A ruling from the European Court of Justice could pave the way for multi-million pound tax rebates to UK companies, including British American Tobacco and Aegis, landing the Treasury with a bill of up to £7bn.
The Treasury could face its biggest tax repayment bill to date as well as changes to the way companies are taxed on dividend income if yesterday's opinion from the legal adviser to the ECJ is upheld by the court.
BAT and Aegis brought the case, arguing that imposing corporation tax on dividends from EU subsidiaries, which does not apply to dividends of UK resident companies, breached EU law. The ECJ's advocate general backed that view yesterday. The court follows his opinion in two-thirds of cases. The Treasury estimates claims could amount to £7bn because they stretch over three decades.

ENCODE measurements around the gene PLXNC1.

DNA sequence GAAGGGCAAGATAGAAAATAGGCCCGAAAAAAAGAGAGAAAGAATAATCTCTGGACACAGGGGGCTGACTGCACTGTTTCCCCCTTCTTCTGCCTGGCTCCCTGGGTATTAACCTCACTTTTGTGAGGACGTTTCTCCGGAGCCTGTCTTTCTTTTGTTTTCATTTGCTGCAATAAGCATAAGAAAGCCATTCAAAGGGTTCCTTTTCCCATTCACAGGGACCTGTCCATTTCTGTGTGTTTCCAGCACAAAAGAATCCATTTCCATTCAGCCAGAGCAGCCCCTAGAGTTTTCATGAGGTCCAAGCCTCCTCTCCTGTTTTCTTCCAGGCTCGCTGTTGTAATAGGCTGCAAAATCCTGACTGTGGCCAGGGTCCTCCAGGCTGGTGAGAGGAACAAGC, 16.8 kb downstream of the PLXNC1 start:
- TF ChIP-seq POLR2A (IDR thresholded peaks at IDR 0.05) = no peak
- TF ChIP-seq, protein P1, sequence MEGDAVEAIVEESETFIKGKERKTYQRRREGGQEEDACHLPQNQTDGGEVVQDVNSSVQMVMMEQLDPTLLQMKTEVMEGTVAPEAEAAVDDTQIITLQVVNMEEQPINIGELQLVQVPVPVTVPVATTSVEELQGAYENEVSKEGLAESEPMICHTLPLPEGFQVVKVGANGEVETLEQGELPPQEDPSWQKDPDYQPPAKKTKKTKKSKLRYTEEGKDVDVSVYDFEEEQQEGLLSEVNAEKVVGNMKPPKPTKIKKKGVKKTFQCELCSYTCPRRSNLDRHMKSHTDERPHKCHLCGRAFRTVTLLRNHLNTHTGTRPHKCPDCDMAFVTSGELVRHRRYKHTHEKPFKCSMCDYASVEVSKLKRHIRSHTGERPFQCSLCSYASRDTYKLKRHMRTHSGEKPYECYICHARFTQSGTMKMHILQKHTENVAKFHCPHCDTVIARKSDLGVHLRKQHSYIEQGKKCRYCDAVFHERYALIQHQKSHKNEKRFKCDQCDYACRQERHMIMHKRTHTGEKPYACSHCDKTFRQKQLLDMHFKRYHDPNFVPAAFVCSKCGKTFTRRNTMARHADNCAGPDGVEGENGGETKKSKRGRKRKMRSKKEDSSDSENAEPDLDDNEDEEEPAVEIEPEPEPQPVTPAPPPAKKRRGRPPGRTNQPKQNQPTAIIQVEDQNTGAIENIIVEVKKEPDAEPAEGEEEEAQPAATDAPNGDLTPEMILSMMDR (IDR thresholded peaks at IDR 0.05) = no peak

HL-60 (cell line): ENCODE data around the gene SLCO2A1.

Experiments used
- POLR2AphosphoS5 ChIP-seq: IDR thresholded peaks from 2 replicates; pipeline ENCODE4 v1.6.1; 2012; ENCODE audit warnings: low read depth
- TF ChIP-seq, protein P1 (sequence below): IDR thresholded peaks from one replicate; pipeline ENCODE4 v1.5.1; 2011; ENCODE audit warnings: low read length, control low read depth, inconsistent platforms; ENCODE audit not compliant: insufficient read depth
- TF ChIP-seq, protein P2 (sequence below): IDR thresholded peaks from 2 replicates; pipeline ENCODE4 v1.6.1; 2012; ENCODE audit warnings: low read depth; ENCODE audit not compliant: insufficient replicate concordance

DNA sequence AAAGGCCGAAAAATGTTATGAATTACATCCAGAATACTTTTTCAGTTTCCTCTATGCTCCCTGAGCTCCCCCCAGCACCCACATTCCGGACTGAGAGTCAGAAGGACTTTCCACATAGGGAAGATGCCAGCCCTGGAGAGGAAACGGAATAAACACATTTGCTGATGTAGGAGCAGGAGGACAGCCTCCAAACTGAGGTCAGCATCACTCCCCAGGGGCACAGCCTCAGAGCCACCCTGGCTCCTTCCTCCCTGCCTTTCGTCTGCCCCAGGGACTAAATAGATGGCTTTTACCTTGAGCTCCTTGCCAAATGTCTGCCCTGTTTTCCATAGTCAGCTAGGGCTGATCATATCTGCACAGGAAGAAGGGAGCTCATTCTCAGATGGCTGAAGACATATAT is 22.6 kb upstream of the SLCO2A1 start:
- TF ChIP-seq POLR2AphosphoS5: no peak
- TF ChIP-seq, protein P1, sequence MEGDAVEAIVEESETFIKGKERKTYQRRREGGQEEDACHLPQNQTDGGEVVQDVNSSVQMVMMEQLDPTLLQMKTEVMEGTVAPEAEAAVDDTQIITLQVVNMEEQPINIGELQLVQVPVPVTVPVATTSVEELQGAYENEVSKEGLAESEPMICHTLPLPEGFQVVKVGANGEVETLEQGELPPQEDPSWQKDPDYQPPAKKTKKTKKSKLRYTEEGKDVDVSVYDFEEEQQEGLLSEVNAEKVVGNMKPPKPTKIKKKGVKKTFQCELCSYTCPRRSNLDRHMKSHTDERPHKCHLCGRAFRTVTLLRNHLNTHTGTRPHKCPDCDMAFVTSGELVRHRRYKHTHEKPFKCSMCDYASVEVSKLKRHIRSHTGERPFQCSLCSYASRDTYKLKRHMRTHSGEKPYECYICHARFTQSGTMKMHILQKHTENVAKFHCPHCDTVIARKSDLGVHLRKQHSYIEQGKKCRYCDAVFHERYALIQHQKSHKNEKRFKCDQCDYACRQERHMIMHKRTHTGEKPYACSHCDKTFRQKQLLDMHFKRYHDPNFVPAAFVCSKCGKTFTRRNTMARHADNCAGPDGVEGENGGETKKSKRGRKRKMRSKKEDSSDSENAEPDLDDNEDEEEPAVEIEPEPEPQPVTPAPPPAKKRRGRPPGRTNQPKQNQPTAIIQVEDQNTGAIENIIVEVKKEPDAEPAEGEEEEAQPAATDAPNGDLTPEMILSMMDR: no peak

Yet the claimants reckon the amount is in the region of £100m to £2bn due to technical restrictions on what can be claimed.
Chris Morgan, the head of the EU law group at KPMG, said: "[It] was an unlawful, unrelievable, double tax on foreign profits suffered by UK parent companies. It is important, however, to appreciate that the beneficiaries of an ECJ ruling in favour of the taxpayer will not only be the claimants themselves but any UK taxpayers receiving dividends from EU companies."Reuse content